Aspen council, Mark Hunt deadlocked over rezone
The ownership group of two Aspen buildings home to 21 businesses is regrouping after the City Council denied its request earlier this week to rezone the property.
Mark Hunt, the public face of investors behind multiple commercial properties in the downtown redevelopment hopper, also wants to make over the neighboring buildings at 465 and 557 N. Mill St., in the area by the post office and across the street from the Clark’s Market shopping center. The two buildings are known as the Mill Street Commercial Center.
“I love this property,” Hunt told the City Council. “I think this property has a ton of opportunity. I think there could be something there that could be really exciting, super cool, not only visually and architecturally, but with the uses.”
But the City Council’s four members at Monday’s meeting — Bert Myrin was absent — unanimously voted to reject the proposed rezoning of the property to mixed-use, which would allow office, commercial, residential, service, civic and public uses.
The council’s decision followed the cue of the Aspen Planning and Zoning Commission, which Feb. 19 voted 5-1 in recommending denial of the project. The city’s Community Development Department also recommended denial, citing, among other things, the would-be mixed-use zone buildings wouldn’t be compatible with the surrounding neighborhoods and existing tenants would likely be displaced.
The Mill Street Commercial Center currently is zoned service-commercial-industrial, or SCI. The SCI zoning designation is intended for locally serving businesses that can’t afford the rents the downtown core demands. The two Mill Street buildings’ tenants include Aspen’s sole coin-operated laundromat, an auto-service shop, a packaging store, a sporting goods consignment store and other enterprises.
Hunt’s group, North Mill Street LLC, bought the two buildings from a group of owners including father-and-son Andy and Nikos Hecht for $15 million in June 2018. The new owners also inherited the former owners’ application to rezone the property.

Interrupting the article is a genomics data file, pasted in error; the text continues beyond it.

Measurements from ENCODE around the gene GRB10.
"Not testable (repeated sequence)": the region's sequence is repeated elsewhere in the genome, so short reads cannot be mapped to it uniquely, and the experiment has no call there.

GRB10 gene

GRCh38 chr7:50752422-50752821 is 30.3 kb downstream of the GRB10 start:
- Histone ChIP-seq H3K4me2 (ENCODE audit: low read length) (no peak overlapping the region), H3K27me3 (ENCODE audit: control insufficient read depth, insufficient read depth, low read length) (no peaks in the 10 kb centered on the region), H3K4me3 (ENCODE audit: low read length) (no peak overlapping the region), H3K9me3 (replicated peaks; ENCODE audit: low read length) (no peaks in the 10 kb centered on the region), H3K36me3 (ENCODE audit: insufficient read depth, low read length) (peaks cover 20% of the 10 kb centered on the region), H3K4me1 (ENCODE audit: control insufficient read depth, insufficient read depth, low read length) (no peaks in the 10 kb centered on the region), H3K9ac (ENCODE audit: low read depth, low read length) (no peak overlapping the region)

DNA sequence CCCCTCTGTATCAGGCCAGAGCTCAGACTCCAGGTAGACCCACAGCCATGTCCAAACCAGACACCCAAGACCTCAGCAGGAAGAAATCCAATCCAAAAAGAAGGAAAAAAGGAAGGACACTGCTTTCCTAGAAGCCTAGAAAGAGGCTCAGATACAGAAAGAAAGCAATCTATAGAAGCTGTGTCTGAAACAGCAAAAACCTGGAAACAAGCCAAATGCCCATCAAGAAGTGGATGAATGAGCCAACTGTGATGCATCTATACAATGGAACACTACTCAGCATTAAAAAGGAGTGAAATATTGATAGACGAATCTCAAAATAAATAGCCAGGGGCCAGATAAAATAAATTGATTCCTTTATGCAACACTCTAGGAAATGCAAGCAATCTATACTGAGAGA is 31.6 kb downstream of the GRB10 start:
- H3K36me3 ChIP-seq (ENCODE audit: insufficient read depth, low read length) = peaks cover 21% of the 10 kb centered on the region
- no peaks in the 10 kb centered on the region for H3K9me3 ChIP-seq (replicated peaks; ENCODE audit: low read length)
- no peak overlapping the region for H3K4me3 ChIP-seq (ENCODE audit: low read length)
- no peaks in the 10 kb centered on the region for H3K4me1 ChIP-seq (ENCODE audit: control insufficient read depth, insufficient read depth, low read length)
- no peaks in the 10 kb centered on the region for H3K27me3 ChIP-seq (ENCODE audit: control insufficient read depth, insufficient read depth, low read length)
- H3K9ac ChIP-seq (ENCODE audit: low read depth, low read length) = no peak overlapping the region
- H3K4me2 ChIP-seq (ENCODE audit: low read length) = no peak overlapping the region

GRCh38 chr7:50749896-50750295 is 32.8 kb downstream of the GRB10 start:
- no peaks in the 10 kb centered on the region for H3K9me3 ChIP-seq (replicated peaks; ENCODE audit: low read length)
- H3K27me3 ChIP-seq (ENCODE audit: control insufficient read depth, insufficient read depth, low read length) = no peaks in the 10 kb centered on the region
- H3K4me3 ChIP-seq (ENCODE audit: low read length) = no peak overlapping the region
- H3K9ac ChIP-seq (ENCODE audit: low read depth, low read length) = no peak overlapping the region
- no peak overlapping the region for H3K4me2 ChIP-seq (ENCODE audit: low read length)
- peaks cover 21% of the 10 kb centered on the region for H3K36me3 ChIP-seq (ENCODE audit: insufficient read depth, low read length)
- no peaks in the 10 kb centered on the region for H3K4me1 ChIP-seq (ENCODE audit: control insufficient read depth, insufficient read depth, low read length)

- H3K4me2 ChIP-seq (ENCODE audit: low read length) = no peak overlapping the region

But the City Council’s adoption of Ordinance 29 in January 2017 — one of six new ordinances that were part of an overhaul of the city’s land-use code — forbids residential development on the two properties in question. That prompted the Hecht team to sue the city in February 2017 in Pitkin County District Court, saying the ordinance unfairly targeted the Mill Street Commercial Center by not allowing residential development there.
The city had not been served with that suit nor the one Hunt’s North Mill Street LLC filed in January in federal court making the same allegations until Monday, before the City Council rejected the zoning change.
Attorney Chris Bryan of Garfield & Hecht PC, the Aspen firm that is litigating the matter, said Wednesday it was merely a coincidence that the city was served the same day the council made the decision, which came near the end of its meeting Monday night.
“The last thing we want to do is drag out a legal fight with the city,” Bryan said, noting the city has 60 days to respond to the federal court suit, but added that the Hunt team is willing to give it more time while negotiations continue.
With a three new officeholders set to be sworn in June 10 — Mayor-elect Torre and council members Skippy Mesirow and Rachel Richards — Bryan said “we can have communications with them about the property in general and in the context of the litigation.
“We just think it’s fair for the new City Council to be installed and sworn in. This is a big decision and everybody agrees this is an important piece of property.”
The main building, which fronts Puppy Smith Street, sits on just over 1 acre of land and comprises 20,645 feet. The other building, 7,990 square feet, rests on 0.145 acre.
“We feel there are opportunities much greater than what you see with the status quo,” Chris Bendon, one of Hunt’s land-use planners, told the council. “This has led us to seek the rezoning.”
For now, however, the current City Council stands opposed.
“In the interest of supporting local businesses, at this point I cannot support rezoning,” said Councilman Ward Hauenstein, who is nearing the midway point of his first four-year term.
Other council members agreed, as did resident Steve Humboldt, whose wife owns Millennium Pack & Ship, which is located in the 465 N. Mill building.
“I think the voice that’s getting lost here is the certain business that are there right now,” he told the council before it made its decision. “They would not survive a rezoning; they would not survive a rebuilding.”
Hunt, however, said change is inevitable at the Mill Street Commercial Center.
“This vote isn’t saving these businesses,” he said. “We could give (the businesses) notices and empty the building tomorrow; that’s not the point. Something will be done here, regardless of what the zoning is.”
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